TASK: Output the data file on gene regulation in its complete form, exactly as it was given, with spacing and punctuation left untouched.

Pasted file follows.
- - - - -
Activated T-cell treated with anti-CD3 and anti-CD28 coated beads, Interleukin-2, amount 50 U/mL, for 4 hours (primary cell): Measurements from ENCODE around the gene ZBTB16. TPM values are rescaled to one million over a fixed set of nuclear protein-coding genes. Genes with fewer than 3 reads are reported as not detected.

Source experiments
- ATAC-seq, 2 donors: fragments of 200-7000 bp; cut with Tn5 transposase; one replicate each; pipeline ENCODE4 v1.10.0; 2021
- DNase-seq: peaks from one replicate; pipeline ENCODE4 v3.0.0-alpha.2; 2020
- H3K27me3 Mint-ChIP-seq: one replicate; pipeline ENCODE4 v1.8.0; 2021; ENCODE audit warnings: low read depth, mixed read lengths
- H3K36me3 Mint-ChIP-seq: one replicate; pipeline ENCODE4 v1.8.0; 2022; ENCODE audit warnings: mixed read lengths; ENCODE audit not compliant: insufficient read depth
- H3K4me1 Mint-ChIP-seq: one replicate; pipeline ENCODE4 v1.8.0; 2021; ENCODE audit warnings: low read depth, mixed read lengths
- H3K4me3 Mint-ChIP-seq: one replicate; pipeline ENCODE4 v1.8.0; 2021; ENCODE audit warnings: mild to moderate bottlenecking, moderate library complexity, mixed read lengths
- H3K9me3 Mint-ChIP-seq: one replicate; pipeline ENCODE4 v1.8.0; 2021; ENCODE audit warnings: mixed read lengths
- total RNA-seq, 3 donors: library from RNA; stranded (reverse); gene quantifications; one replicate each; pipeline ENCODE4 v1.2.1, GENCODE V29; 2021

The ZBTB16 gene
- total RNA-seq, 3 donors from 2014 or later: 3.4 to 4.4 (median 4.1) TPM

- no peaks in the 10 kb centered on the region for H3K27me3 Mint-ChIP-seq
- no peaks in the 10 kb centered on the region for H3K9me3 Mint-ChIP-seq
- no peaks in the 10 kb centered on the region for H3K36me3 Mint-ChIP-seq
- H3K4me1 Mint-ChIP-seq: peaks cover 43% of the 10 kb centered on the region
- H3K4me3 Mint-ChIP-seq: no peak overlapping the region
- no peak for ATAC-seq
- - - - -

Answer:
Activated T-cell treated with anti-CD3 and anti-CD28 coated beads, Interleukin-2, amount 50 U/mL, for 4 hours (primary cell): Measurements from ENCODE around the gene ZBTB16. TPM values are rescaled to one million over a fixed set of nuclear protein-coding genes. Genes with fewer than 3 reads are reported as not detected.

Source experiments
- ATAC-seq, 2 donors: fragments of 200-7000 bp; cut with Tn5 transposase; one replicate each; pipeline ENCODE4 v1.10.0; 2021
- DNase-seq: peaks from one replicate; pipeline ENCODE4 v3.0.0-alpha.2; 2020
- H3K27me3 Mint-ChIP-seq: one replicate; pipeline ENCODE4 v1.8.0; 2021; ENCODE audit warnings: low read depth, mixed read lengths
- H3K36me3 Mint-ChIP-seq: one replicate; pipeline ENCODE4 v1.8.0; 2022; ENCODE audit warnings: mixed read lengths; ENCODE audit not compliant: insufficient read depth
- H3K4me1 Mint-ChIP-seq: one replicate; pipeline ENCODE4 v1.8.0; 2021; ENCODE audit warnings: low read depth, mixed read lengths
- H3K4me3 Mint-ChIP-seq: one replicate; pipeline ENCODE4 v1.8.0; 2021; ENCODE audit warnings: mild to moderate bottlenecking, moderate library complexity, mixed read lengths
- H3K9me3 Mint-ChIP-seq: one replicate; pipeline ENCODE4 v1.8.0; 2021; ENCODE audit warnings: mixed read lengths
- total RNA-seq, 3 donors: library from RNA; stranded (reverse); gene quantifications; one replicate each; pipeline ENCODE4 v1.2.1, GENCODE V29; 2021

The ZBTB16 gene
- total RNA-seq, 3 donors from 2014 or later: 3.4 to 4.4 (median 4.1) TPM

- no peaks in the 10 kb centered on the region for H3K27me3 Mint-ChIP-seq
- no peaks in the 10 kb centered on the region for H3K9me3 Mint-ChIP-seq
- no peaks in the 10 kb centered on the region for H3K36me3 Mint-ChIP-seq
- H3K4me1 Mint-ChIP-seq: peaks cover 43% of the 10 kb centered on the region
- H3K4me3 Mint-ChIP-seq: no peak overlapping the region
- no peak for ATAC-seq